Ramp dinner

Ramps, or rampion, is the name of the spring sprout of the wild leek or Allium ampeloprasum. Ramps smell like garlic and taste like leeks or onions. They grow in wet soil from South Carolina to Canada and are often the first green vegetable of Spring. They have a root end that looks like a scallion and broad leaves that look more like tulip leaves.

Cleaned ramps or wild leeks.

In the 18th century, the shores of Lake Michigan were thick with ramps, and the Indians of that era called them Chicagou. The city that sprang up on the shores of Lake Michigan is named after the vegetable. The German name for ramps is Rapunzel, the name of a fairy tale about a girl trapped in a tower. It was Rapunzel’s mother’s craving for ramps that creates the problem in the story.

My son foraged ramps on the East Coast and brought them with him to cook up for dinner. He’s a good cook, and offered to make two ramp dishes: ramps, potatoes and bacon as a side dish to barbeque and ramp pesto.

Closer view of ramp leaves.

He cleaned and trimmed the ramps. Like leeks, they are sandy. In a pan, he fried till crisp, four slices of bacon. He needed the bacon grease, so he didn’t microwave the bacon. He cut red potatoes in big chunks and sauteed them in the bacon grease till they were almost tender.

Combining bacon, potatoes, ramps, lemon juice and rosemary.

He then added the ramps, the juice of half a lemon and some finely chopped fresh rosemary. The bacon, which he cut into tiny rectangles, got sprinkled over the dish at the last moment.

Ramps, potatoes, bacon and lemon, ready to eat.

Plated, it looks fresh and appealing. The taste is wonderful. The smooth, bland potatoes are crispy, the bacon flavorful, and the ramps are tender but not limp with a bright garlicky flavor. It’s delicious.

Ramps, pecans, olive oil and lemon. Yum!

There were ramps left over. Because it’s a lot of work to find and clean them, my son decided to create ramp pesto to use every last leaf and bulb. In a blender he combined pecans, the ramps–both leaves and bulbs, olive oil, salt and pepper, lemon juice and zest. It looks like guacamole, but the taste is zippy, powerful, garlicky and rich. Tomorrow, we feast on ramp pesto pasta!

-Quinn McDonald and her husband, a professional personal chef, welcomed home the next generation of foody for a foraged feast.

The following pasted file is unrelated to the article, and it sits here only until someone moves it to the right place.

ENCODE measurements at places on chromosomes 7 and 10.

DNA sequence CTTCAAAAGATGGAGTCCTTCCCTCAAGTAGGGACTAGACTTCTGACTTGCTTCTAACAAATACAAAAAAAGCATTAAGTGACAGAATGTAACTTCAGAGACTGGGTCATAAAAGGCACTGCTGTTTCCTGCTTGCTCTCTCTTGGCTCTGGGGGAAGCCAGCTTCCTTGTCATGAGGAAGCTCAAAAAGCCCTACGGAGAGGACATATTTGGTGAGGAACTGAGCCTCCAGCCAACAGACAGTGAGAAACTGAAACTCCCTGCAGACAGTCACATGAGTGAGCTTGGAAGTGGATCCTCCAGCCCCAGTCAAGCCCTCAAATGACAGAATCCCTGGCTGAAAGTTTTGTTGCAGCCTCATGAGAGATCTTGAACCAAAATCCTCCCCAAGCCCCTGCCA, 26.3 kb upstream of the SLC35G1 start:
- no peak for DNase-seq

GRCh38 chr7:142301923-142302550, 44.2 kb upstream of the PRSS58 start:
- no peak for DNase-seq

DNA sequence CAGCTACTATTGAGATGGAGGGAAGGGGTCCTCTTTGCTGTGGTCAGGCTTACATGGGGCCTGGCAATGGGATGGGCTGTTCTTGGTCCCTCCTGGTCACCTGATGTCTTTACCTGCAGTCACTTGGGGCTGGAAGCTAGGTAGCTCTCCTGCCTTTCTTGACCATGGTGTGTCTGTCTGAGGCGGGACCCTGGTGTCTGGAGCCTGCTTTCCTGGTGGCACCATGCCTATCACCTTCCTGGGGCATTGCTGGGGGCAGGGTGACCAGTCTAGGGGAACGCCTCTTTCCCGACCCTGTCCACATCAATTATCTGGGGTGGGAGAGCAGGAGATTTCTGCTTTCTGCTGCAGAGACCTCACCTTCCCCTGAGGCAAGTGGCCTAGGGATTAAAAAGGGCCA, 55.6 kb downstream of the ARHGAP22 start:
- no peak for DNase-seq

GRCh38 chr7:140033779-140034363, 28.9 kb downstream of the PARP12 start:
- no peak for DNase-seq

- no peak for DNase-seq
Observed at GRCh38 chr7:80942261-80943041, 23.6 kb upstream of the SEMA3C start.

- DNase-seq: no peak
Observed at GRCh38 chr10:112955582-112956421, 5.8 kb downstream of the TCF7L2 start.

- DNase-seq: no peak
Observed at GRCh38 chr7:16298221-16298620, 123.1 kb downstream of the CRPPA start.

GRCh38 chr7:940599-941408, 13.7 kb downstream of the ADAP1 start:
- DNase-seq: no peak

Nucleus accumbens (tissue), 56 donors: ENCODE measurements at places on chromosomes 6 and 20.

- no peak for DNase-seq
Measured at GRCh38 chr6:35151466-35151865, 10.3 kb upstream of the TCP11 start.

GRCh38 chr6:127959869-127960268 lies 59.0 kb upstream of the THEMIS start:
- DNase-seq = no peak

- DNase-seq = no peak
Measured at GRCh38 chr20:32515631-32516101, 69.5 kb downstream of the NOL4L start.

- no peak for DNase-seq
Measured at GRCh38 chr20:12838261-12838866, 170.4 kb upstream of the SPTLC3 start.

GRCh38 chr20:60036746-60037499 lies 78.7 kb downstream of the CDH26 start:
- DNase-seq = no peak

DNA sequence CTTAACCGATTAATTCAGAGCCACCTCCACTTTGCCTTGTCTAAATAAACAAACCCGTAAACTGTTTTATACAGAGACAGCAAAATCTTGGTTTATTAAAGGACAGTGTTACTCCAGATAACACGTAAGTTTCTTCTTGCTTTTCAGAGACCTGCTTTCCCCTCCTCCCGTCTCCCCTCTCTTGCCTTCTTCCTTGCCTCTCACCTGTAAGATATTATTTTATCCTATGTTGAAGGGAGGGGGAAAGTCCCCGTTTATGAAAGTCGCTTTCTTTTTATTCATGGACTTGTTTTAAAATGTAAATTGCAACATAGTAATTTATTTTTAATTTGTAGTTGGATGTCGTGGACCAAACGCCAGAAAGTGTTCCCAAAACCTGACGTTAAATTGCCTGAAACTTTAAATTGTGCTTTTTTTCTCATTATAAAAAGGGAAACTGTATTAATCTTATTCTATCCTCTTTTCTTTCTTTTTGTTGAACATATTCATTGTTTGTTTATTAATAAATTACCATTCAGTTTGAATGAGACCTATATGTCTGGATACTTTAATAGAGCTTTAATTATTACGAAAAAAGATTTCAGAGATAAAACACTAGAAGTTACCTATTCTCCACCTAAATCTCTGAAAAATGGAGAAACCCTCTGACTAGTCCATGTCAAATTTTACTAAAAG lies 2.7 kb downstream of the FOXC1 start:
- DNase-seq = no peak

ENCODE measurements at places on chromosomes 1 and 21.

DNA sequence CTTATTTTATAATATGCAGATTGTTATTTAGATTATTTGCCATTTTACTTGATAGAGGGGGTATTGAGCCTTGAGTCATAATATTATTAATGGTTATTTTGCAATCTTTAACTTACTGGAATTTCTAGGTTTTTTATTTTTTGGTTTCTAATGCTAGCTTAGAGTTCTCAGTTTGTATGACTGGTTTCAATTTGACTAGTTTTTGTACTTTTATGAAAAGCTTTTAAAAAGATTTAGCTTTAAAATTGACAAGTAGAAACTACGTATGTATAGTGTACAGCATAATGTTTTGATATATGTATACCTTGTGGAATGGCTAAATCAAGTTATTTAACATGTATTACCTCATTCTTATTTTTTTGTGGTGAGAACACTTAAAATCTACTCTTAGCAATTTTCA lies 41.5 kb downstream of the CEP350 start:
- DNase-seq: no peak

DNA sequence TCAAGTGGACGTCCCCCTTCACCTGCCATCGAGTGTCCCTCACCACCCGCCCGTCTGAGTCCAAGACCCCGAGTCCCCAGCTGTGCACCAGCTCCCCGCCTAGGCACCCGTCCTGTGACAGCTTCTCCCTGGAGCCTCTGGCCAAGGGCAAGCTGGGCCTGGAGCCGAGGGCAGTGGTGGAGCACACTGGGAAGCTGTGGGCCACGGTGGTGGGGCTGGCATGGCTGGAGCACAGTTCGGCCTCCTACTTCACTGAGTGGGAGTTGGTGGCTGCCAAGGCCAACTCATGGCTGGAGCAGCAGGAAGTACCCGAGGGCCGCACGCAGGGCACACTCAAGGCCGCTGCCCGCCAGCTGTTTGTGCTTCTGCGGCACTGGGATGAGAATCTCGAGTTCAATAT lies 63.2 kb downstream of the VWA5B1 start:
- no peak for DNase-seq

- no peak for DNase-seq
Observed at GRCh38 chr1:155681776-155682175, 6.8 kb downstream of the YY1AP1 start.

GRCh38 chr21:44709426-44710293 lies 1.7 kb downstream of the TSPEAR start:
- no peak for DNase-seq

17 thoughts on “Ramp dinner

    • I have two great cooks this weekend. CookingMan is a professional personal chef and FirstBorn is an excellent cook and hobby baker. Tomorrow, I’m back to lots of exercise!

  1. Indeed Quinn there is a fairytale named Repelsteeltje and as food there are Raapsteeltjes. They taste quite good and are summervegetables.
    That pesto is worth a try!

      • We also have pecannoten and walnoten and pijnbompitten (pine nuts) 😉

        Rampons here we usually eat raw finely chopped mixed through mashed potatoes together with lemonzest and sometimes fresh chives and fresh chopped onions – with porkchops or meatballs in gravy or fried bacon.
        It’s heavy food but good so now and then.

  2. Very interesting. I’ve heard of them before but never knew exactly what they were. Guess I’m not going to find any in Tucson! The potato dish looks really tasty.

    • Carolyn, you have the Sky Islands down in Tucson, and can find different climates on them. It would not be impossible to find these in a stream or marshy area. But you can probably buy them at Whole Foods–they are popular on the East Coast now, but hugely expensive. That’s how come these foraged ones were precious.

  3. Yumm that must have been so delicious! and that pesto really intrigues me.
    Those ramps look a bit like spring onions but that is not what they are.. I don’t think that I have ever tasted them? Would there be anything similar to ramps here in Europe?

    • I know in Germany they are called Rampfen or Rapunzel, so if you look up the Nederland version of Grimm’s Fairy Tales (only that version has the ramps) Rapunzel’s pregnant mother craved these things, and her dad leapt into the witches garden to get them.

  4. Your post cracked me up because, when we lived in West Virginia, we found that there are only 2 kinds of people in this world: those who love ramps and those who cannot stand them.

    • I wouldn’t want to eat them every day. But once a year, yum! And since my son lives in Connecticut, and I’m in Arizona, well, I won’t be eating them anytime soon!

  5. Oh, I bet it smells yummy around your house! How awesome to have your son visit and cook for you! Enjoy his visit and have a wonderful Mother’s Day!

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